The International Financial Reporting Standards

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The International Financial Reporting Standards, or IFRS, are a major set of standards for accounting used outside of the United States. Multiple bodies, made up of accountants from multiple major economic markets, are involved in developing and publishing IFRS standards. Since the initial release of IFRSs every major continent has at least one jurisdiction using IFRS. In order to have one global and competitive market a unified set of financial reporting standards needs to be used. The International Financial Reporting Standards, influenced and accepted by accountants from around the world, are a promising start to a global set of accounting standards and the growth of a global market. The IFRS is affected by multiple authoritative bodies,…show more content…
The same level of authority is given to IFRS, IAS, IFRIC, and SIC, although the latter three are additions and modifiers to the IFRS currently in place. The first IFRS was issued in June 2003, and was restructured into its current format in November 2008. IFRS 1 created regulations and guidance for first-time adopters of IFRS (“International Financial Reporting Standard 1”). Another important aspect is the Conceptual Framework, although it is not considered a standard itself. The Framework was created to help future and existing IFRS unite differing regulations and standards for financial reporting across the multiple countries that use IFRS. The Framework also exists to help financial statement preparers and auditors comply with IFRS on both a principle and technical standpoint, and to help users of financial statements understand information presented under IFRS (“The Conceptual Framework for Financial…show more content…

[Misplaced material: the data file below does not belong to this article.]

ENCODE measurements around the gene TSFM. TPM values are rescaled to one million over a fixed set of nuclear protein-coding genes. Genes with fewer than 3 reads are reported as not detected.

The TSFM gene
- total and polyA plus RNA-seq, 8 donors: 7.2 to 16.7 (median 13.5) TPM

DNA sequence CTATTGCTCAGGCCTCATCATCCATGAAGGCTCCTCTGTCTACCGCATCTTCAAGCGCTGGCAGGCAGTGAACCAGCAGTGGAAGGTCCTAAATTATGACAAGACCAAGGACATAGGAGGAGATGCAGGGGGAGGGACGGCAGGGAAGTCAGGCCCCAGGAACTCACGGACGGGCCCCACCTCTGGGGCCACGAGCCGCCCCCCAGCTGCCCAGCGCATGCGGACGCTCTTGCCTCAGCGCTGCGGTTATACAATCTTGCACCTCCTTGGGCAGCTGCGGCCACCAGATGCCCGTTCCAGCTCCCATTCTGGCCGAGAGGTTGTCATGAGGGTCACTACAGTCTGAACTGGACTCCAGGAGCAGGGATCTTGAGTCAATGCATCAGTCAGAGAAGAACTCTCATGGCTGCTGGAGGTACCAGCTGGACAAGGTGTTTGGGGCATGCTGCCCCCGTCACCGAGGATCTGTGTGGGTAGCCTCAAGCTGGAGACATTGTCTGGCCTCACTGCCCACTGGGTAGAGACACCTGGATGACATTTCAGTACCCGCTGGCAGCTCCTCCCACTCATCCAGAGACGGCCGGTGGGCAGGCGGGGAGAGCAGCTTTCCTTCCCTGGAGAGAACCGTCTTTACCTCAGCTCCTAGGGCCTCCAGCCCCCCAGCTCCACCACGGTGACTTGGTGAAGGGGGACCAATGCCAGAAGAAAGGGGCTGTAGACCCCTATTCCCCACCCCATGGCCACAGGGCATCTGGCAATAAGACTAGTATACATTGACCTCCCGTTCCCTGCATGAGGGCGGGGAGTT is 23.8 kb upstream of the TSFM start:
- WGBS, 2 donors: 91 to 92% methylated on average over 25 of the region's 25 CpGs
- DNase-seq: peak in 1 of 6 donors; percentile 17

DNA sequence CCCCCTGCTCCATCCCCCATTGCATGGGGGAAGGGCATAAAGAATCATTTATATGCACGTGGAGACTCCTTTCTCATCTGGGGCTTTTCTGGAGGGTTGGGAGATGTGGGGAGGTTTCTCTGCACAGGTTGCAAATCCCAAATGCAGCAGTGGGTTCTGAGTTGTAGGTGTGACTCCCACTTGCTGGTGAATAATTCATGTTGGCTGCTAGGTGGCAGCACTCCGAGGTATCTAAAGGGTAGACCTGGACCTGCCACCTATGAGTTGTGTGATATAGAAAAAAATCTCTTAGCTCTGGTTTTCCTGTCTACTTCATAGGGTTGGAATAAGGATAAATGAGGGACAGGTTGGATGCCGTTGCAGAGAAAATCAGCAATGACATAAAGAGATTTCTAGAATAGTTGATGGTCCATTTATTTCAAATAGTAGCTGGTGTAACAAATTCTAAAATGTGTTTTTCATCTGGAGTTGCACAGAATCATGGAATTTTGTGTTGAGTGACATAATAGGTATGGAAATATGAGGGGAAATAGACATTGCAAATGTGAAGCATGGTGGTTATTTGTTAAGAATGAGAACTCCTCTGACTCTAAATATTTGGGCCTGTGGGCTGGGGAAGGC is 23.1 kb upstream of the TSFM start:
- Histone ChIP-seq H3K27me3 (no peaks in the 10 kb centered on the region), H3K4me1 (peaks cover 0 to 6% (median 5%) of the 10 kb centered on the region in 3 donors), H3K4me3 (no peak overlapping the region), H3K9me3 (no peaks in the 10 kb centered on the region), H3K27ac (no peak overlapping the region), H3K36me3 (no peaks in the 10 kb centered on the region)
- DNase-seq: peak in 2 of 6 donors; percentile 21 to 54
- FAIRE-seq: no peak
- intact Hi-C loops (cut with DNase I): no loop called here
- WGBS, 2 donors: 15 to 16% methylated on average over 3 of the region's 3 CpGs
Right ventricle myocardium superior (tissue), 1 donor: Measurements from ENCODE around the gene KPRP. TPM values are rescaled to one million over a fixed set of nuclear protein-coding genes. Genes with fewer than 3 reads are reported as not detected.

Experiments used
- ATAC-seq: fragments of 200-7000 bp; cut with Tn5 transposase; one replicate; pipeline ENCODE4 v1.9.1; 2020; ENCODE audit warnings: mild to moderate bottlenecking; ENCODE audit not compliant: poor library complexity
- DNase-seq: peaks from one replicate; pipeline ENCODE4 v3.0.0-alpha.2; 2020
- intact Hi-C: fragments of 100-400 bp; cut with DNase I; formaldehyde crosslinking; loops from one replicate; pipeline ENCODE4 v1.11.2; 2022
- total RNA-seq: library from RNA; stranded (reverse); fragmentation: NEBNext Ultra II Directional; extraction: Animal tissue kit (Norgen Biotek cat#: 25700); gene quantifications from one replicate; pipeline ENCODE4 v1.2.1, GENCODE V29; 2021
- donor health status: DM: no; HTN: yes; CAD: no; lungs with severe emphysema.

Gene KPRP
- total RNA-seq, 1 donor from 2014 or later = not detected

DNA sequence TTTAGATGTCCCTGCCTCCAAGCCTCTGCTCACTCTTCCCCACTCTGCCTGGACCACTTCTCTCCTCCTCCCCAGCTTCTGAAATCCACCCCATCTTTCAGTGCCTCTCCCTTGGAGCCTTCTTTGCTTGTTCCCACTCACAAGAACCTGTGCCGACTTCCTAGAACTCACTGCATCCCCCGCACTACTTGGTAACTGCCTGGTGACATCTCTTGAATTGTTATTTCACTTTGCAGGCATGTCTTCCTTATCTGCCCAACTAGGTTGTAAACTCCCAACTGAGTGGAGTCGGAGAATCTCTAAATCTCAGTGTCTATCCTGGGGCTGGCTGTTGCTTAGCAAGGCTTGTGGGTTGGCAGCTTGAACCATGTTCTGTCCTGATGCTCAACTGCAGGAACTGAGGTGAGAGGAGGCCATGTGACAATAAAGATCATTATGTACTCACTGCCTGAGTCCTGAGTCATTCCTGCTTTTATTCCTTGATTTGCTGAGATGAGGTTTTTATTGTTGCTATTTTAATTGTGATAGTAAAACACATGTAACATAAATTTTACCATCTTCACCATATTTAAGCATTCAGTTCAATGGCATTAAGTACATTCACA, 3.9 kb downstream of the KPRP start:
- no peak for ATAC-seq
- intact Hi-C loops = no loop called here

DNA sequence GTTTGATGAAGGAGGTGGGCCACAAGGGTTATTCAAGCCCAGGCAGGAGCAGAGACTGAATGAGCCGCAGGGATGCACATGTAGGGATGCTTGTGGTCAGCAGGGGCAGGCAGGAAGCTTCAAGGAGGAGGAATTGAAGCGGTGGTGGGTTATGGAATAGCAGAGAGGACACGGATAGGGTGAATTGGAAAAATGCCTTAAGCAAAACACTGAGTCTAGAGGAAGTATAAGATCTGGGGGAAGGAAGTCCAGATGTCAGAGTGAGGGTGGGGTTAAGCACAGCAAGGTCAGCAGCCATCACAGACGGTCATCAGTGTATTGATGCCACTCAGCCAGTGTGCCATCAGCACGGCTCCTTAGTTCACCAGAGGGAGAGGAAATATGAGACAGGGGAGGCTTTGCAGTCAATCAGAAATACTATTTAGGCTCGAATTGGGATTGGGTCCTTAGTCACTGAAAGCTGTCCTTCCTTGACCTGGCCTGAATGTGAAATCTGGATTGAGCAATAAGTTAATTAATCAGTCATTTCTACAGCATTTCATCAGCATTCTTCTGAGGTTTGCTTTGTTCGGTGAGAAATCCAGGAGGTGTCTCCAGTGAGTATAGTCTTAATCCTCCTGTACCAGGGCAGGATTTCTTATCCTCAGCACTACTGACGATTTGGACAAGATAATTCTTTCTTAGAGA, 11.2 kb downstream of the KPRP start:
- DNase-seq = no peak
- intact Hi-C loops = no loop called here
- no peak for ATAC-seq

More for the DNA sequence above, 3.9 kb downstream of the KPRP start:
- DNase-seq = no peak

In the summer of 2014 Mr. Takatsugu Ochi wrote an article directed towards his fellow countrymen of Japan stressing the importance of IFRS adoption. Mr. Ochi was a member of the IASB at the time this article was written, and continues to sit on the Board today. Mr. Ochi focused on the broader implications of IFRS adoption, such as the enhanced comparability of information and the benefits this would provide to investors in a competitive global market. IFRS also grants companies new options “such as cross-border fund procurement, capital tie-ups and business collaborations.” (Ochi, Takatsugu) The article is concluded by reminding Japanese citizens that the adoption of IFRS does not require a country to fully adopt practices of another country that may be in contradiction to local beliefs. The opinions of each country are discussed and granted equal respect under IFRS. (Ochi,
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